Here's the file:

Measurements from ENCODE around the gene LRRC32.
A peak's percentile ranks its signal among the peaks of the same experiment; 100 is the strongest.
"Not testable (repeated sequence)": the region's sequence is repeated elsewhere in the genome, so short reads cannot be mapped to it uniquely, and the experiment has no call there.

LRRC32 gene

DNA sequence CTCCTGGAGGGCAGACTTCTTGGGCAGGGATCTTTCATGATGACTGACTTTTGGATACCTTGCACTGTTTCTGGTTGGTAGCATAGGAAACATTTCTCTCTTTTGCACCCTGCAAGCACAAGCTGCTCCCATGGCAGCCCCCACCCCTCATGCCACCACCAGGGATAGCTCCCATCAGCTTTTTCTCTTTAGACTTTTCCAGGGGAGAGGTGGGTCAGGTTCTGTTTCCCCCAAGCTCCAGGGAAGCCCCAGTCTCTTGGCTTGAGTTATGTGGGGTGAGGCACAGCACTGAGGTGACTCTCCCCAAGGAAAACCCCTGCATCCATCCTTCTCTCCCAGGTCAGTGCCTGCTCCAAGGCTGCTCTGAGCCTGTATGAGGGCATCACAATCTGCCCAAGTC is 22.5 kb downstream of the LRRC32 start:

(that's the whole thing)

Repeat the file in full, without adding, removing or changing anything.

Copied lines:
Measurements from ENCODE around the gene LRRC32.
A peak's percentile ranks its signal among the peaks of the same experiment; 100 is the strongest.
"Not testable (repeated sequence)": the region's sequence is repeated elsewhere in the genome, so short reads cannot be mapped to it uniquely, and the experiment has no call there.

LRRC32 gene

DNA sequence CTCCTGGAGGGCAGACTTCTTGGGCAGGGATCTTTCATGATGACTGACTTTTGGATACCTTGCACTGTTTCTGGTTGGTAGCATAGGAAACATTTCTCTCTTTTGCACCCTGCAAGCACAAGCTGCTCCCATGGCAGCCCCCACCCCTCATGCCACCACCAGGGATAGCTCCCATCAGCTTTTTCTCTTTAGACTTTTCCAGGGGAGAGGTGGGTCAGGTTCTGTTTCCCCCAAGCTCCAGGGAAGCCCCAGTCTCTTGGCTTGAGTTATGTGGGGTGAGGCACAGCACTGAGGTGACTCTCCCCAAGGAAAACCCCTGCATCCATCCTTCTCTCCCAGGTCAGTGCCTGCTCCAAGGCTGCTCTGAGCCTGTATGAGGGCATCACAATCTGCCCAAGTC is 22.5 kb downstream of the LRRC32 start: